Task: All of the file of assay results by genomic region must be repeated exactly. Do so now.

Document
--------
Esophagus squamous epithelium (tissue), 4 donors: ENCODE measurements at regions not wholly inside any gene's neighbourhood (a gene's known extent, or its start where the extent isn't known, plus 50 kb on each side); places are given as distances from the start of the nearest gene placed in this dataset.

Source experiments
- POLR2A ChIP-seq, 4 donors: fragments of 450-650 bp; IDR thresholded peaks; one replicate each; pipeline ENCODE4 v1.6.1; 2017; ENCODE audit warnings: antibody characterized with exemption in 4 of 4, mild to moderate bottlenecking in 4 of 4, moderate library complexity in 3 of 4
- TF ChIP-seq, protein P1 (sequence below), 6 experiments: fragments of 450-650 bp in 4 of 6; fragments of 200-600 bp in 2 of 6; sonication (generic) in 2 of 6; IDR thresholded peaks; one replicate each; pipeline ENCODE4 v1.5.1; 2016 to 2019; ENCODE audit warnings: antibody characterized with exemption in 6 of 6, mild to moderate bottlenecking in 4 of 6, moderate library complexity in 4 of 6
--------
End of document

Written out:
Esophagus squamous epithelium (tissue), 4 donors: ENCODE measurements at regions not wholly inside any gene's neighbourhood (a gene's known extent, or its start where the extent isn't known, plus 50 kb on each side); places are given as distances from the start of the nearest gene placed in this dataset.

Source experiments
- POLR2A ChIP-seq, 4 donors: fragments of 450-650 bp; IDR thresholded peaks; one replicate each; pipeline ENCODE4 v1.6.1; 2017; ENCODE audit warnings: antibody characterized with exemption in 4 of 4, mild to moderate bottlenecking in 4 of 4, moderate library complexity in 3 of 4
- TF ChIP-seq, protein P1 (sequence below), 6 experiments: fragments of 450-650 bp in 4 of 6; fragments of 200-600 bp in 2 of 6; sonication (generic) in 2 of 6; IDR thresholded peaks; one replicate each; pipeline ENCODE4 v1.5.1; 2016 to 2019; ENCODE audit warnings: antibody characterized with exemption in 6 of 6, mild to moderate bottlenecking in 4 of 6, moderate library complexity in 4 of 6